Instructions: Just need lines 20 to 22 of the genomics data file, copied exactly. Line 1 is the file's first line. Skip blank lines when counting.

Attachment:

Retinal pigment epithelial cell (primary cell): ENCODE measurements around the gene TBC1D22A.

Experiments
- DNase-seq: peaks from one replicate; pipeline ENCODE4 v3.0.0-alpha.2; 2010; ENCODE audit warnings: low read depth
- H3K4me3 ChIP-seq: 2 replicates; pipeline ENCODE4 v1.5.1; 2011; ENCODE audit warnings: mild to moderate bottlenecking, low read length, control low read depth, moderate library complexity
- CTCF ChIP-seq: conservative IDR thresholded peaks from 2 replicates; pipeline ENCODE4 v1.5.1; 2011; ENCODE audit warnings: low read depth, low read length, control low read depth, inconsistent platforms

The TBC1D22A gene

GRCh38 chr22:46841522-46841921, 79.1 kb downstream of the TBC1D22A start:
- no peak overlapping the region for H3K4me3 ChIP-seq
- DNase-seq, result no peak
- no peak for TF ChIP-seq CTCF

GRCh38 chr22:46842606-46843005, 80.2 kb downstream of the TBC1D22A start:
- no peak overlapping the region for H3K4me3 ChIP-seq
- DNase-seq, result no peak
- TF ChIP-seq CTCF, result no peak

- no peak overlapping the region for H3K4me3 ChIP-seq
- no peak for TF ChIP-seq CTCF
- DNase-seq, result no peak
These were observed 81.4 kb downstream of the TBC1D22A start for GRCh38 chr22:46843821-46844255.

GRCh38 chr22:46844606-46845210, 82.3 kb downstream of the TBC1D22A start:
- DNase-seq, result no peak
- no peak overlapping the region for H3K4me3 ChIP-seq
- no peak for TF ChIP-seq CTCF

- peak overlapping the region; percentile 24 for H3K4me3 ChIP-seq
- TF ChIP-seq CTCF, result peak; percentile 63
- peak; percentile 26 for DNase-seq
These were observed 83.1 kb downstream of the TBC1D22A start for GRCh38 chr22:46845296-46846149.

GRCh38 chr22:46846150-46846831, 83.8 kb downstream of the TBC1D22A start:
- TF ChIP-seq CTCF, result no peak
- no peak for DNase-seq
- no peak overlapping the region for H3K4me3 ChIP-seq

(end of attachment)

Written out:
- DNase-seq, result no peak
- no peak overlapping the region for H3K4me3 ChIP-seq
- no peak for TF ChIP-seq CTCF